Eastern Lesser Sunda Islands and Timor Coastal Area IMMA
Size in Square Kilometres
1 260 km2
Qualifying Species and Criteria
Dugong – Dugong dugon
Criterion A; B (1); C (2)
Marine Mammal Diversity
Stenella attenuata, Peponocephala electra, Grampus griseus
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The Lesser Sunda Coastal Area IMMA comprises a non-contiguous area of water and small islands from Bali to the Wetar Islands. It contains the four provincial administrative areas of Bali, West Nusa Tenggara, East Nusa Tenggara, and Maluku. This area consists of coastal areas of the Sabu Islands, Rote Islands, the eastern part of Flores, and Timor Island. In addition, it shares a border with Timor Leste and northern Australia. This IMMA is considered as a suitable habitat for dugong (Dugong dugon) due to numerous seagrass meadows and a high number of sightings of dugongs in this area. Sighting information from a participatory mapping process of coastal community local knowledge, a ground-truthing survey and direct sightings, have confirmed that dugongs are found at 25 locations within the area. Sightings are mostly of single individuals, and 5 individuals sighted in Oelolot-Ndoo Island and Rote Island. The species is increasingly vulnerable due to habitat loss and overlap with human activities such as seaweed farming.
Description of Qualifying Criteria
Criterion A – Species or Population Vulnerability
Dugong dugon (Muller, 1776) has been assessed as a Vulnerable species by the IUCN Red List since 1982. The data on the population in Indonesia or even across the Lesser Sunda remains limited. It is estimated that there are around 1,000 individuals in Indonesia (Marsh et al. 2002). Therefore, the Indonesian government declared the dugong as a fully protected species along with all other marine mammals (Government Regulation – No. 7.1999). The species is becoming increasingly vulnerable due to habitat lost and overlap with human activities such as none eco-friendly seaweed farming activities.
Criterion B: Distribution and Abundance
Sub-criterion B1: Small and Resident Populations
According to sightings information from a participatory citizen mapping process that gathered information from more than 1500 fishers and coastal community’s local knowledge, as well as ground-truthing surveys and direct sightings, dugongs have been recorded in at least 25 locations within the IMMA area. Most were single individuals, with 5 individuals sighted in Oelolot-Ndoo Island, and Rote Island (Merryanto et al. 2017; unpublished data from The Nature Conservancy, unpublished data from Misool Foundation). One individual dugong is seen regularly at Mali Beach Alor (Juraij et al. 2016).
Criterion C: Key Life Cycle Activities
Sub-criterion C2: Feeding Areas
In the Eastern Lesser Sunda Islands and Timor Coastal Area IMMA dugongs are recorded close to seagrass areas (Merryanto et al. 2017). Seagrass habitats in Alor consist of Halophila ovalis, Halodule uninervis, Enhalus acoroides, Thalassia hemprichii, Cymodocea rotundata, Cymodocea serrulata, and Syringodium isoetifolium (Juraij et al. 2016).
Juraij, S.D., Tania, C., Wijanarko, T., Khaifin, Santiadji, V. and Hadinata, S.Y. 2016. Survey dugong dan habitat lamun (Survey of dugong and seagrass habitat). Technical report. WWF-Indonesia.
Juraij, S.D. and Munandar, E. 2017. Survey bioekologi dan tingkah laku dugong di Kelurahan Kabola perairan SAP Selat Pantar dan Laut Sekitarnya Kabupaten Alor, Nusa Tenggara Timur (Bioecology and behaviour survey of dugong in Kabola village waters of Pantar Strait and surrounding waters Nature Marine Sanctuary, Alor District, East Nusa Tenggara). Technical report. WWF-Indonesia.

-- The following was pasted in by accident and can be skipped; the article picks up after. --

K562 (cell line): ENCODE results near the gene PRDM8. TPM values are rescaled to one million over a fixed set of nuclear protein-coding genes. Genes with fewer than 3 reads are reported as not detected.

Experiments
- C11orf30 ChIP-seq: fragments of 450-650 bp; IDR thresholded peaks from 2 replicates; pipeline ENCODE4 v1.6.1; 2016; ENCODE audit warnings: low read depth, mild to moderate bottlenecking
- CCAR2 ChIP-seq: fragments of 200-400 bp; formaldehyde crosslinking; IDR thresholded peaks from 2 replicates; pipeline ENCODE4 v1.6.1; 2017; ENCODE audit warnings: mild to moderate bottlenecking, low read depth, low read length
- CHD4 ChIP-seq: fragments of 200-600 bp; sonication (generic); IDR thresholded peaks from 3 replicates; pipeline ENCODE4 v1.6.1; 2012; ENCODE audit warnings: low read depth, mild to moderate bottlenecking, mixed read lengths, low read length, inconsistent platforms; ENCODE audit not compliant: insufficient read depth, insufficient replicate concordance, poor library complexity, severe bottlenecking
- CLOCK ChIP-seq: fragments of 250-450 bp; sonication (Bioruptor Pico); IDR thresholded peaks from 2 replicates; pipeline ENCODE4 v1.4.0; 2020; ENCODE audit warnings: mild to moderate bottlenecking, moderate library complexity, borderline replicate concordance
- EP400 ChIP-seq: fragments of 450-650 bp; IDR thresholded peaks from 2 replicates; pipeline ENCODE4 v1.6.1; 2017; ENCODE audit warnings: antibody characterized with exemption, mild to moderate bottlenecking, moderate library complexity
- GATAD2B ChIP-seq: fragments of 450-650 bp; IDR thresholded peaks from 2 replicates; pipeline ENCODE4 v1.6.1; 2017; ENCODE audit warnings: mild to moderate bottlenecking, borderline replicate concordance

Kahn, B. 2003. Solor-Alor Visual and Acoustic Cetacean Surveys. Interim Report April – May 2003 Survey Period. The Nature Conservancy and APEX Environmental Cetacean Survey.
Khan, B., Fajariyanto, Y. 2014. Rapid Ecological Assessment (REA) for Cetaceans in the Savu Sea Marine National Park. The Nature Conservancy – Indonesia Coasts and Oceans Program. 45 pp.
Marsh, H., Penrose, H., Eros, C., and Hugues, J. 2002. Dugong status report and action plan for countries and territories. UNEP. Early warning and assessment report series. 162 pp.
Mustika, P.L.K. 2005. Linking the two seas: Lessons learned from Savu Sea (Indonesia) for marine mammal conservation in Timor Sea. Contribution to Pacem in Maribus XXXI Conference 31 October – 3 November 2005.
Mustika, P.L.K. 2006. Marine mammals in the Savu Sea (Indonesia): Indigenous knowledge, threatnalysis, and management options. For the degree of Master of Science. James Cook University.
Putra, M.I.H., Topan, Y. and Lewis. T. 2017. Marine Megafauna in Solor Waters, East Flores – East Nusa Tenggara, Indonesia 2016 – 2017. Misool Foundation, Savu Sea Program, Indonesia. 61 pp.
Spalding, M.D., Fox, H.E., Allen, G.R., Davidson, N., Ferdaña, Z.A., Finlayson, M., Halpern, B.S., Jorge, M.A., Lombana, A., Lourie, S.A., Martin, K.D., McManus, E., Molnar, J., Recchia, C.A. and Robertson, J. 2007. Marine Ecoregions of the World: a bioregionalization of coast and shelf areas. BioScience 57: 573-583.
Welly, M., Lazuardi, M.E., Sanjaya, W., Prasetya, D. and Hendrawan, G. 2016. Kondisi biofisik dan social ekonomi Pesisir Bali-2015. Denpasar: Pemerintah Provinsi Bali dan The Nature Conservancy.
Wen, W., Hutasoit, P., Tomasouw, J., Wibowo, J.T., Jompa, J. and Wijonarno, A. 2015. Kajian biofisik pembentukan jejaring Kawasan Konservasi Perairan di wilayah Bentang luat Sunda Kecil. Kemeterian Kelautan dan Perikanan. Supported by: WWF-Indonesia & Nusa Dua Reef Foundation.
Merryanto, Y., Rusydi, Sri, N., Vimeris, M. T. and Fajariyanto, Y. 2017. Pemetaan Partisipatif di Ekoregion Sunda Kecil (Participatory mapping of Lesser Sunda Ecoregion). The Nature Conservancy – Indonesia Coasts and Ocean Program. 140 hal.